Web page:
Editorial: The Man From Philadelphia

Caleigh Flynn

Mike. At first, when I thought about how I felt about the elusive Mr. Ehrmantraut, it was tough to come up with anything more cohesive than “Man, Mike’s awesome.” It’s easy to see Breaking Bad, with it’s nameless gunslingers and it’s boundless desert setting, as some sort of new wave American western, but Mike, as played by Jonathan Banks, is an almost classical noir figure- the cleaner, the PI, the corrupt cop who plays by his own set of morals.

Mike was first seen at the end of the second season as Saul’s personal cleaner, meant to mitigate Jesse’s involvement in the death of his heroin-addicted girlfriend Jane. (Remember her? The one Walt allowed to choke on her own vomit? Krysten Ritter?) Mike’s presence never begs attention. Mike also happened to be Gus’s head of security, and really, his right hand man. Mike’s the kind of guy who calls killing a “business”, nothing personal, just what needs to be done. Mike is cold, Mike is ruthless, and Mike is calculating. He’s the kind of hardass who reacts to a chunk of his ear being shot off with mild annoyance. And right now, in the wake of Gus Fring’s death, Mike is the man of the hour.

Walt immediately wants him in his fold, mostly for practicality and the safety of his own ass, despite the fact that Mike kind of hates him. He can’t risk Mike not being on his side. But Mike’s got his own problems, namely all the people who used to be in Fring’s employ that the DEA wants to grill until they crack.

In episode 5×02, Mike is sought out by a woman named Lydia, whose affiliations with Gus are as of yet unexplained. She wants Mike to take care of some “problems” for her, which, of course, means she wants someone dead and fast, before the DEA comes knocking at her own door. Mike’s not keen, “I don’t know what kind of movies you’ve been watching, but here in the real world, we don’t kill 11 people as some kind of prophylactic measure.” Sounds smart, right?

Later, after Mike realizes Lydia’s taken matters into her own hands and hired another man, he confronts her in her apartment with a gun. The scene is classic Breaking-Bad-heartattack-tense, as Lydia begs Mike not to let her “disappear”, and that she’d rather her five-year-old daughter find her dead body so she wouldn’t believe that her mother abandoned her. And therein lies Mike’s potentially crucial weakness: his paternal streak.

Mike has an adorable granddaughter named Kaylee; he watches her, plays with her, and hangs her drawings on his fridge. This is something the DEA, namely Hank and Gomie, are very keen to bring up in their initial questioning with Mike. Apparently Mike’s been saving money for Kaylee – upwards of two million dollars – in one of Gus’s offshore Cayman bank accounts, which were recently seized. Mike says he has no idea where the money came from, and it’s obvious that Hank and Gomie don’t quite believe that Mike’s job duties for Gus were restricted to the occasional background check.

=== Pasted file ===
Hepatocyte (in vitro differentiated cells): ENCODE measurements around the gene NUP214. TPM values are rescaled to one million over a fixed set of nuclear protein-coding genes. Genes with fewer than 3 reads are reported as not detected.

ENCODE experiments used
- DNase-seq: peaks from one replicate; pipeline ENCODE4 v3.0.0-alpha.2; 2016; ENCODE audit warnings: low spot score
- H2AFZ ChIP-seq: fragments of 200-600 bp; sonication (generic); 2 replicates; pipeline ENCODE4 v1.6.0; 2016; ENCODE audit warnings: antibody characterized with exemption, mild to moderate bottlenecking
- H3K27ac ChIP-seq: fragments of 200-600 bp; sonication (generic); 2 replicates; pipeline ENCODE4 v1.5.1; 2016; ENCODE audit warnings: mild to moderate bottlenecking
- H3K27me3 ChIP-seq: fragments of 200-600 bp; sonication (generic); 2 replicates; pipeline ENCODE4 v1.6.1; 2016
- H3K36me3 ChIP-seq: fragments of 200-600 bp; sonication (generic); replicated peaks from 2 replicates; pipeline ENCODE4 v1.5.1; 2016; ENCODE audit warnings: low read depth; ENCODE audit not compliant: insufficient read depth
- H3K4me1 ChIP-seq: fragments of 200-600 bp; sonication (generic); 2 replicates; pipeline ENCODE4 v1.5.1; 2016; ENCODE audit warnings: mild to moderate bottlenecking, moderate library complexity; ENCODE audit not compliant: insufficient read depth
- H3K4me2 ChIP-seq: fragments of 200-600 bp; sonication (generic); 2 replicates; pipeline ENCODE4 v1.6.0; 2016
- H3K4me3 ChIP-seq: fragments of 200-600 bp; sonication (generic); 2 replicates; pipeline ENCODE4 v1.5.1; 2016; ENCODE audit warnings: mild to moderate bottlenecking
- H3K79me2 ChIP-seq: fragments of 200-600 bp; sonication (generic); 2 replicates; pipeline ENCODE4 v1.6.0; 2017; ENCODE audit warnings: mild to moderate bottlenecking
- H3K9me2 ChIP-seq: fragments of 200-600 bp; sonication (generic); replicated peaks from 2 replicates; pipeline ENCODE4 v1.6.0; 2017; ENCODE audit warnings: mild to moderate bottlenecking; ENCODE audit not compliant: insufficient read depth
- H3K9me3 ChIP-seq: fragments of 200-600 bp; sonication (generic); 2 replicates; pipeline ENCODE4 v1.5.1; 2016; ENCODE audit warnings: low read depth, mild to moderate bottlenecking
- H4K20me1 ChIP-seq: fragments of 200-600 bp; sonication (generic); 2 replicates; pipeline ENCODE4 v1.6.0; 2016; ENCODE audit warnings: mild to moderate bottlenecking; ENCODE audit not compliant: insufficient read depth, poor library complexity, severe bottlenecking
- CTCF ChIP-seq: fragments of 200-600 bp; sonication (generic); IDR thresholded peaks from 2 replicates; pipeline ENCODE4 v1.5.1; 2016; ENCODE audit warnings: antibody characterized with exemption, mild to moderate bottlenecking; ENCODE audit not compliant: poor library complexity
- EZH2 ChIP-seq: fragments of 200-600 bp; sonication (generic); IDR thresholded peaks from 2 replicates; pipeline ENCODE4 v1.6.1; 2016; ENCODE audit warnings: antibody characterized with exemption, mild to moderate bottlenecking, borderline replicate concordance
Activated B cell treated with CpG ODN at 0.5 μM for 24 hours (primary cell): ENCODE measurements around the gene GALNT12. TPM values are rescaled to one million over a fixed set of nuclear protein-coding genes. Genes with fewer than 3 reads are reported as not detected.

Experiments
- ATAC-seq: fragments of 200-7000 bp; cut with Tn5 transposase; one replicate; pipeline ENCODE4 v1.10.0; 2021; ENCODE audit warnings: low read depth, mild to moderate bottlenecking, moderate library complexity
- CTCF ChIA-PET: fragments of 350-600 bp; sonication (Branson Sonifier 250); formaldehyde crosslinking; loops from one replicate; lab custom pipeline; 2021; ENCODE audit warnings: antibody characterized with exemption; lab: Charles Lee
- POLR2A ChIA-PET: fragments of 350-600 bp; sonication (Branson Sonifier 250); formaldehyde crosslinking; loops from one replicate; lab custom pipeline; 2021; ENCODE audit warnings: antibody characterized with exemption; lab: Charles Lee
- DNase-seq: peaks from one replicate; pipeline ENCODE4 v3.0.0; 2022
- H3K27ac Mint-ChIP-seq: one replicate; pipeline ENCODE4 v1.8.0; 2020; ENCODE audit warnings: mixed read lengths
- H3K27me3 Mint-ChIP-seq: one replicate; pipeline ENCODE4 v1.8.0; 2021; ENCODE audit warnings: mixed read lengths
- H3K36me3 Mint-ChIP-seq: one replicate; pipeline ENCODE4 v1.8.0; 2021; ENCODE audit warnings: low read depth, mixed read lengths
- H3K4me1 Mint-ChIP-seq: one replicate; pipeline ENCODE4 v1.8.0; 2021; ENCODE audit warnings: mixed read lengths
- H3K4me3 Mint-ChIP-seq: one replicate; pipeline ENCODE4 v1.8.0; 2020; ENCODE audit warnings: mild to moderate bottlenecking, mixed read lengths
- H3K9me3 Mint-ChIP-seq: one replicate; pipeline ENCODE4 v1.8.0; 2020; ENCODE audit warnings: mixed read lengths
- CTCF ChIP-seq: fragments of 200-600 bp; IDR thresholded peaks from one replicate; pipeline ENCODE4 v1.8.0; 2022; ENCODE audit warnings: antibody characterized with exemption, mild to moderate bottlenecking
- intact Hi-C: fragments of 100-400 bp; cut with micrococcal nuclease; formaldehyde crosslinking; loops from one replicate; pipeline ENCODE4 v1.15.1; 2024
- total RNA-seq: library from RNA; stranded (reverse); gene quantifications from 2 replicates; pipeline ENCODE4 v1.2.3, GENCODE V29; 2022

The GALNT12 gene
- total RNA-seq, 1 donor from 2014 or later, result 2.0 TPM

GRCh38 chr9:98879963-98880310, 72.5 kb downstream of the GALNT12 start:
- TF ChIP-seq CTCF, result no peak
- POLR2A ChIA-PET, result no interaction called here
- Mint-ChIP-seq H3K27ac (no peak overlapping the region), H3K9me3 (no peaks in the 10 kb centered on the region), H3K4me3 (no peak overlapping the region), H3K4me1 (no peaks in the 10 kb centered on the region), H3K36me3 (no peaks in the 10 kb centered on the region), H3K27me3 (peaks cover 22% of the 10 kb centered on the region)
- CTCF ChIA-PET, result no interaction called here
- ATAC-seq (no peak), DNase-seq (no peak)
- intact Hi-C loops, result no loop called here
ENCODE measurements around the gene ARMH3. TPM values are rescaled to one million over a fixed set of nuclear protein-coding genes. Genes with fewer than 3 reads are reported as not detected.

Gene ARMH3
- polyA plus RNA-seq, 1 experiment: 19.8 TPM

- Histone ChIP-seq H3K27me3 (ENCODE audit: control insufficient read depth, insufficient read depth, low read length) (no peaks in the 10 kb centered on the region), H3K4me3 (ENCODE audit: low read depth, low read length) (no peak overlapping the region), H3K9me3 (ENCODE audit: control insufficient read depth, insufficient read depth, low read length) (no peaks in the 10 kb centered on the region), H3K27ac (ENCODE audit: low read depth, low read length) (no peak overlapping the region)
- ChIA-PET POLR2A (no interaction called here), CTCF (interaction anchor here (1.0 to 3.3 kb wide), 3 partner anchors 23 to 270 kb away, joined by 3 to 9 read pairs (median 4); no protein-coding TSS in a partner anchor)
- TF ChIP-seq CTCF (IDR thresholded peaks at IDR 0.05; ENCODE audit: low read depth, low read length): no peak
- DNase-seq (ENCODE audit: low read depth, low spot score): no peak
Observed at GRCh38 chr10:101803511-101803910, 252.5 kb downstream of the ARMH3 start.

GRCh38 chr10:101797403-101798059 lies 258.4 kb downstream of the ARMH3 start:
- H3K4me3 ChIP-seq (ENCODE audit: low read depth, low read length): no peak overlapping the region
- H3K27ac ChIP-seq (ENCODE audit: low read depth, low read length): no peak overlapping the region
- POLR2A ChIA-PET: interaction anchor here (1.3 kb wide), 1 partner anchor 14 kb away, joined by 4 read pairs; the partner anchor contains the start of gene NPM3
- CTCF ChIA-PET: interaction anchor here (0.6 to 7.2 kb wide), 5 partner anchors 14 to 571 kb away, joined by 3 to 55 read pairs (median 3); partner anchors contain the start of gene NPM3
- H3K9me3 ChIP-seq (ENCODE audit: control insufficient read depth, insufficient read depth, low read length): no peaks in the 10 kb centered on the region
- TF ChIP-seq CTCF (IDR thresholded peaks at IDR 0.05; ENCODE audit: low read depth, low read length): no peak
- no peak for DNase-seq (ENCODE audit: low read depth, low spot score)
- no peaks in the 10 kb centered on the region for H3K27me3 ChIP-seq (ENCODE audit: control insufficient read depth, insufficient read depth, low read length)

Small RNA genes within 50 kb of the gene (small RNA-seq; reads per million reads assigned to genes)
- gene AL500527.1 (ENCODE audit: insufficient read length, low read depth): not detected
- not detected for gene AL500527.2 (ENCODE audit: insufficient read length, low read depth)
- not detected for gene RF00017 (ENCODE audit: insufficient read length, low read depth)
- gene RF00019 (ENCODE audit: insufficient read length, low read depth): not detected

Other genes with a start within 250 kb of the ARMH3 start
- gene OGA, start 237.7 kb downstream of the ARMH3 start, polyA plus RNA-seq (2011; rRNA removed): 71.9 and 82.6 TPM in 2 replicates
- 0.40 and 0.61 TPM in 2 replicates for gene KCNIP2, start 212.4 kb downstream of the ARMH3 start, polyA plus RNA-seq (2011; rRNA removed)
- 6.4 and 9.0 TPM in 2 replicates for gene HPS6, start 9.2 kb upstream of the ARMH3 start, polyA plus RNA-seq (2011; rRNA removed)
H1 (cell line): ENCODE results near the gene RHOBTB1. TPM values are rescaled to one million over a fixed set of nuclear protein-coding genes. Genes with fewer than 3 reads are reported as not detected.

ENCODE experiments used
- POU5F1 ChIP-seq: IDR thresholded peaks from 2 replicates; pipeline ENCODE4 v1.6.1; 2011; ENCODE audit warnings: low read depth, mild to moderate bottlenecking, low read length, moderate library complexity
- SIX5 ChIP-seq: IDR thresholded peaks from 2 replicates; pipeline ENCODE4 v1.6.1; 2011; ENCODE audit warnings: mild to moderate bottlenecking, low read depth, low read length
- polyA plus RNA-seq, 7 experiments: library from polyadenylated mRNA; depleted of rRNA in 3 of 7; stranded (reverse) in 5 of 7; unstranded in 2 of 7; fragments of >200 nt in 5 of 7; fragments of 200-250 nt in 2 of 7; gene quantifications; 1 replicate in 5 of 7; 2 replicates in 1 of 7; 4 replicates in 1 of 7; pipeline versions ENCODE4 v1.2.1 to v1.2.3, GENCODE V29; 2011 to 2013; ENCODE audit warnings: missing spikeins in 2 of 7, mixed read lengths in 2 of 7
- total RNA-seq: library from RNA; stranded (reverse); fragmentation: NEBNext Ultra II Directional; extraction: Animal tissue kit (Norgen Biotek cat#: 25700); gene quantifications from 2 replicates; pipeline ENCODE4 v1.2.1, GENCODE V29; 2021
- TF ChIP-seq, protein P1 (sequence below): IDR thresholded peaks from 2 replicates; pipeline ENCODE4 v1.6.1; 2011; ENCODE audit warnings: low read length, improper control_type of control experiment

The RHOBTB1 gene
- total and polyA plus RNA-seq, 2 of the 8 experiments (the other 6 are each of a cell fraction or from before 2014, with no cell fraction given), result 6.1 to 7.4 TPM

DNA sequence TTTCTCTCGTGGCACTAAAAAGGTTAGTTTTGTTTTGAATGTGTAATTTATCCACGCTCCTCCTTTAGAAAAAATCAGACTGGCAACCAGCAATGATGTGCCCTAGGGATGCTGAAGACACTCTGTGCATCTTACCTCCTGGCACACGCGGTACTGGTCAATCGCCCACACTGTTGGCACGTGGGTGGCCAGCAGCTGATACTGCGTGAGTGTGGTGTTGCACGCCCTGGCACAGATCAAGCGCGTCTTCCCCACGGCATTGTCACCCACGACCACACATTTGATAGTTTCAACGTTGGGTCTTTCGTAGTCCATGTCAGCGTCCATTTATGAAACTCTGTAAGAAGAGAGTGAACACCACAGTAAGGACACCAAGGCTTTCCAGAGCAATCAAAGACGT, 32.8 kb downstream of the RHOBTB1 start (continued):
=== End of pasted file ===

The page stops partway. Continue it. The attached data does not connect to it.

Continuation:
There’s also some shady business about Mike’s past as a Philadelphia cop. Apparently, his tenure there ended “somewhat dramatically.” (Dependent on the time frame, Mike’s time as a Philly cop may preside in the era of Frank Rizzo, one of Philly’s most egregious corrupt politicians.) But being cornered by the DEA and his problem with Lydia leads Mike to make a decision he never wanted to make; He decides to partner with Jesse and Walt. Instead of killing Lydia, he tasks her with getting her hands on some much needed chemical supplies necessary for the next coming of Heisenberg.

Did Mike do the right thing? Hard to say. Remember his epic monologue to Walt in the third season, wherein he gives Walt some immortal advice- “No more half measures, Walter.” Mike seems, or seemed, to believe in getting rid of threats when they’re right there in front of you, before they come back to haunt you. But Mike lets Lydia live, mostly because he doesn’t want to psychologically disturb an innocent child.  Is this a half measure?

Mike’s paternal streak also extends to Jesse, who has always longed for partnership and guidance, and the scenes involving Walt, Jesse and Mike often come off as an extremely dark take on “My Two Dads.” Mike’s partnership with Walt and Jesse may act as a buffer between Jesse and Walt’s increasingly harmful manipulation. Even when he placed Jesse directly in Gus’s cartel, Mike actually did sort of watch out for “the kid”, as he calls him. This is definitely more than you can say for Walt these days, as he tries to remove himself from poisoning Brock, which is just another psychological scar he’s inflicted on Jesse, and one that is still causing the young man to unravel. If anyone can help Jesse see the light about “Mr. White”, it might be Mike. But once you step into Walt’s fold, you definitely don’t get out with clean hands. Mike is the wild card this season, but his own past indiscretions, as well as his recent decisions, might be his undoing.

Please, Mike – no half measures this time.

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One Response to “Editorial: The Man From Philadelphia”
  1. D from Philly says:

    Rizzo was not a corrupt mayor. he had plenty of issues, but corruption was not one of them.

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